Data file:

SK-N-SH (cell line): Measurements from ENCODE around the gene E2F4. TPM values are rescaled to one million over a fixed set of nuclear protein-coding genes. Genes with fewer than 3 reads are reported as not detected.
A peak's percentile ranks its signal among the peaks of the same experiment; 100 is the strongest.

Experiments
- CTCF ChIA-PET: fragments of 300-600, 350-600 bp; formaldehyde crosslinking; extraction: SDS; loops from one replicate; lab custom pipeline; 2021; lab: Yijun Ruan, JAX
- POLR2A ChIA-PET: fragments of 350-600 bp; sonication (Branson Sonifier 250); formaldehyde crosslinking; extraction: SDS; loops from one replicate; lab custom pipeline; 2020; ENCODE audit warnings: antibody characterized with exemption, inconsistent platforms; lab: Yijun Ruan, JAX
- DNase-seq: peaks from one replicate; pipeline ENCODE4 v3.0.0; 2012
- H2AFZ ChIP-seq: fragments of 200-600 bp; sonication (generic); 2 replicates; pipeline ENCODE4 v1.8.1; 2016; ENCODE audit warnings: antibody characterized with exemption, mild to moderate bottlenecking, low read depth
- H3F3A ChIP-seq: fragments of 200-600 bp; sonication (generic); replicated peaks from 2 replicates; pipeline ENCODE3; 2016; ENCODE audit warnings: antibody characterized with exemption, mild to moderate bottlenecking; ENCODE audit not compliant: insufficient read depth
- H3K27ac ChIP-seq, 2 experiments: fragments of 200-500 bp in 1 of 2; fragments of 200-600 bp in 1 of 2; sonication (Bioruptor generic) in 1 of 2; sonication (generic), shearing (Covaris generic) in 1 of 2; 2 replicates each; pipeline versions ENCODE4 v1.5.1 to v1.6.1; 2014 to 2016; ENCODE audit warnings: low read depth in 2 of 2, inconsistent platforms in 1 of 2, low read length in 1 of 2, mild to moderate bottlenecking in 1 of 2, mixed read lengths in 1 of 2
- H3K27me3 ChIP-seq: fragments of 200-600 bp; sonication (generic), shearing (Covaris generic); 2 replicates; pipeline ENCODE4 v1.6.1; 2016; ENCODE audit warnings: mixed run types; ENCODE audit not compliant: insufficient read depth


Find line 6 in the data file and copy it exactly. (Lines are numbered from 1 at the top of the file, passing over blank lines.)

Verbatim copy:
- DNase-seq: peaks from one replicate; pipeline ENCODE4 v3.0.0; 2012